It’s sometimes difficult to remember that not everyone is as technically savvy as the UX/UI community. Some people still rock the flip phone. Yes, that means they don’t have a smartphone—which is totally cool! You just need to be wary of these types of situations.
In order to help this group of users, designers might consider the following tactics, most of which relate to the underlying code of your design:
- Add alternative text to images, multimedia and other non-text objects. Sometimes users with low bandwidth will disable images and media, so it is important to give them another way to understand your content.
- Cache static pages on your site. This could include caching small sections like the footer or navigation.
- Consider a lightweight version of your interface that can be used with many different types of bandwidth.
While developers will likely be the ones executing these strategies, designers must nonetheless know they are potential solutions to complaints they may hear from users.
Physical considerations for accessibility
Not only do designers have to keep users’ technical limitations in mind, but they also have to consider users with disabilities including visual, auditory, physical, speech and neurological disabilities.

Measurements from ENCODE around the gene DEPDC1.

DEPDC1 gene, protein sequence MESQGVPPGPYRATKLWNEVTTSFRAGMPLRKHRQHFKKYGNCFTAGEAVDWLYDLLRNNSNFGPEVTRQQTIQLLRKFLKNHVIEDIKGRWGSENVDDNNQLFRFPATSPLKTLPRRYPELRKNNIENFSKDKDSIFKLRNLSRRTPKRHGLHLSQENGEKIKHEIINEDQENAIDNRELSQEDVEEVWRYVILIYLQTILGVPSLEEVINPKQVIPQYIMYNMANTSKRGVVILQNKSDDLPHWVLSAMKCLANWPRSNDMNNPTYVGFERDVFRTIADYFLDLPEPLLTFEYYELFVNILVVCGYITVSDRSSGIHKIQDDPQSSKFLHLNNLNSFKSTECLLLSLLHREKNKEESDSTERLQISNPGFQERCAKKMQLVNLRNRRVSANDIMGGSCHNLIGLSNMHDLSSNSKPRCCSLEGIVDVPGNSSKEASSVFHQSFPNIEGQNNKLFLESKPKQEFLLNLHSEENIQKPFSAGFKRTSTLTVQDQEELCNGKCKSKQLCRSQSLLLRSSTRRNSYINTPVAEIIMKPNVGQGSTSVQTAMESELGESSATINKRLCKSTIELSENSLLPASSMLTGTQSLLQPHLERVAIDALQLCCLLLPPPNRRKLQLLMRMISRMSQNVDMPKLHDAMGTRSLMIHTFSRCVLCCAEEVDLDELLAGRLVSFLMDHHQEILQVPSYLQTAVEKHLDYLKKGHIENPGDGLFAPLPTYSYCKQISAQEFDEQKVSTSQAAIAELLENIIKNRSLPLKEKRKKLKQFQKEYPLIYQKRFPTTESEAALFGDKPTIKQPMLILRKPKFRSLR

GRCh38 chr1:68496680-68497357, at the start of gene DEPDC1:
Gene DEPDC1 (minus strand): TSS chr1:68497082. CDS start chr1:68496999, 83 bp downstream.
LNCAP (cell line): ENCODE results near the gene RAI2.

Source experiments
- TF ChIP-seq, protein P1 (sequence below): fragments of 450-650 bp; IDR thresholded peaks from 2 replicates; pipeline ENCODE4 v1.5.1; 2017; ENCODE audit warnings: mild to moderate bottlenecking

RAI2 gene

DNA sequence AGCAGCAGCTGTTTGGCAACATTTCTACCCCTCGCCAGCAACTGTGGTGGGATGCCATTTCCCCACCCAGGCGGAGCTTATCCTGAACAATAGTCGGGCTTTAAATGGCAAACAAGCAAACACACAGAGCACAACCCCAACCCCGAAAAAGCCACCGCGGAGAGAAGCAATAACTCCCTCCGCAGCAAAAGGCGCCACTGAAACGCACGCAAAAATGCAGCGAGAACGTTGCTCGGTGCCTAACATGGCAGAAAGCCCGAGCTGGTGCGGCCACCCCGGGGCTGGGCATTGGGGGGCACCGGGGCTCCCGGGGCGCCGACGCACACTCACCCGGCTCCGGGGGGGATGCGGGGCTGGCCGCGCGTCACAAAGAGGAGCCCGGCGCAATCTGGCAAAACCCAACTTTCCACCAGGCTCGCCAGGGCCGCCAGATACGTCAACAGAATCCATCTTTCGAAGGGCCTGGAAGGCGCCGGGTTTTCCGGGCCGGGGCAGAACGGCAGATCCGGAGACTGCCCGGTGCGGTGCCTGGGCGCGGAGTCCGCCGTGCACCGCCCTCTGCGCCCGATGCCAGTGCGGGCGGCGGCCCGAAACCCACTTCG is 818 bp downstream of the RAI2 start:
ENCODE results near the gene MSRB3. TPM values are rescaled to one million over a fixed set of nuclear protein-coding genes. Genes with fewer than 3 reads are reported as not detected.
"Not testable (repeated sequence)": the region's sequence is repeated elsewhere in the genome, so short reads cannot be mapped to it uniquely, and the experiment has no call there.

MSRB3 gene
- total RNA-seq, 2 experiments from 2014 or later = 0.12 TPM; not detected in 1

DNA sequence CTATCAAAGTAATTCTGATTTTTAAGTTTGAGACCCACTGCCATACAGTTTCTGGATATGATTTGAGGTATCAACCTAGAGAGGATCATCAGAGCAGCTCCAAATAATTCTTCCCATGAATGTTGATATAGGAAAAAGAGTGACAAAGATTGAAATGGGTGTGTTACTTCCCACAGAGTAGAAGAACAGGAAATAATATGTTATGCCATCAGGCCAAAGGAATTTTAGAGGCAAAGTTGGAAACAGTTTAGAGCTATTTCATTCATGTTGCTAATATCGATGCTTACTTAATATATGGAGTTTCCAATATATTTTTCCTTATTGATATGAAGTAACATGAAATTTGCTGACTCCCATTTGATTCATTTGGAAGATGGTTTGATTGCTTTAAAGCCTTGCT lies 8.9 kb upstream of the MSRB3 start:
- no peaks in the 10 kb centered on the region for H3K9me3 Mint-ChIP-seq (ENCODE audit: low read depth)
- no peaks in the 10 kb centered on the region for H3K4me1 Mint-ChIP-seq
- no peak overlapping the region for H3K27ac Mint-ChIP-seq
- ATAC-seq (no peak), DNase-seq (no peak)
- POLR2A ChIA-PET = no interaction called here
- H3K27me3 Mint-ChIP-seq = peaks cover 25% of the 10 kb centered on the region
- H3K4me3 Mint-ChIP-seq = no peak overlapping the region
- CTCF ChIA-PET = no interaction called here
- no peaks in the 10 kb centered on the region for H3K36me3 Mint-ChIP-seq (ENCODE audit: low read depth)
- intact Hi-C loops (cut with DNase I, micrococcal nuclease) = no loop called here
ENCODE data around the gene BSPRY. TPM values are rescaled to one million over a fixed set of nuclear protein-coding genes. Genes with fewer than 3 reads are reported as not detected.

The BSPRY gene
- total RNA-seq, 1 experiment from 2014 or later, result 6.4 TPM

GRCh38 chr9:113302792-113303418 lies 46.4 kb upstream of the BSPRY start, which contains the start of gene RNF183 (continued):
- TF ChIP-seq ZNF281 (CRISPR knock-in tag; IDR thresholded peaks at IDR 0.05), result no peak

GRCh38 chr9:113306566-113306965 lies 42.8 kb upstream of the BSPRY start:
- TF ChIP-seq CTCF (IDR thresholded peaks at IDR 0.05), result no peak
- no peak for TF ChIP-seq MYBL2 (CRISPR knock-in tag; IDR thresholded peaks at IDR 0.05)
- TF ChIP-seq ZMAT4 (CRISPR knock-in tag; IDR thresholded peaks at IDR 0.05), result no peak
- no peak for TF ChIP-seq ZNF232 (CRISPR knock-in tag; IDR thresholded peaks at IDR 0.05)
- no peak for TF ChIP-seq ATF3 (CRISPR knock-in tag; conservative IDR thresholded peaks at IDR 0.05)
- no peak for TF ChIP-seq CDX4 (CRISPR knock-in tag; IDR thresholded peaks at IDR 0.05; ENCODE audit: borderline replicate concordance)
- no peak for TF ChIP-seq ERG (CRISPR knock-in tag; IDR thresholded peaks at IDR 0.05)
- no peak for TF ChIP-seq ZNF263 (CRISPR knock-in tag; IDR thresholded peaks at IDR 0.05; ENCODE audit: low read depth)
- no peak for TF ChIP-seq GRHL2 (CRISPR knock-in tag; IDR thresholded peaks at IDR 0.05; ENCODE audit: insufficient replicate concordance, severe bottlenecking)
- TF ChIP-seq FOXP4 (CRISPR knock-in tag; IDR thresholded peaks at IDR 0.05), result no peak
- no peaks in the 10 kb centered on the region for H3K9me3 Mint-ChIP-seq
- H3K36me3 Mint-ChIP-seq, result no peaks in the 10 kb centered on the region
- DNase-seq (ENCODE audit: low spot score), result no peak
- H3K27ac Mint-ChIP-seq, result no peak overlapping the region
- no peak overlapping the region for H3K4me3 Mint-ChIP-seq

In this case, questions like the following should help get the ball rolling:
- Do my users have any physical limitations and what are they?
- Do they need assistive features?
- Are there alternative methods that we can use to deliver the same content?
Again, remember that you are designing for your users, not yourself. A little bit of research and empathy will go a long way.
Similarly to designing for those with technical limitations, designing for those with physical impairments includes tactics which deal with the underlying code of your interface. A few concrete ideas include:
- Screen readers that read your content aloud.
- Screen magnifiers that enlarge your content.
- Voice recognition software for user generated content.
To sing the refrain again, knowing your users will determine what features of accessibility you should incorporate. The strategies above are just a starting point. For further reading, take a look at W3C’s page on managing web accessibility.
Accessibility falls under the larger umbrella of inclusive design, which is coming into the conversation more than ever with companies like Microsoft leading the way (check out Microsoft’s Inclusive Design Toolkit).
3. What is usability?
“I’ll make it very easy to use,” said most designers ever. Usability is something that designers know they should strive for, but why exactly should we be striving for usability in the first place?
Let’s look at an example.
Have you ever heard of Penny Juice? Of course you haven’t.
In their own words:
“Penny Juice is a 100% blended fruit juice concentrate that is specifically designed for childcare centers, preschools, Head Starts, etc. Penny Juice uses only the highest quality fruit juice products available.”
That sounds like a noble cause, right? Well, there’s one problem: their website is pure madness. I bet you can’t spend more than a minute on it without begging for mercy. If users can’t spend enough time on the site to actually buy something, then the business does not survive.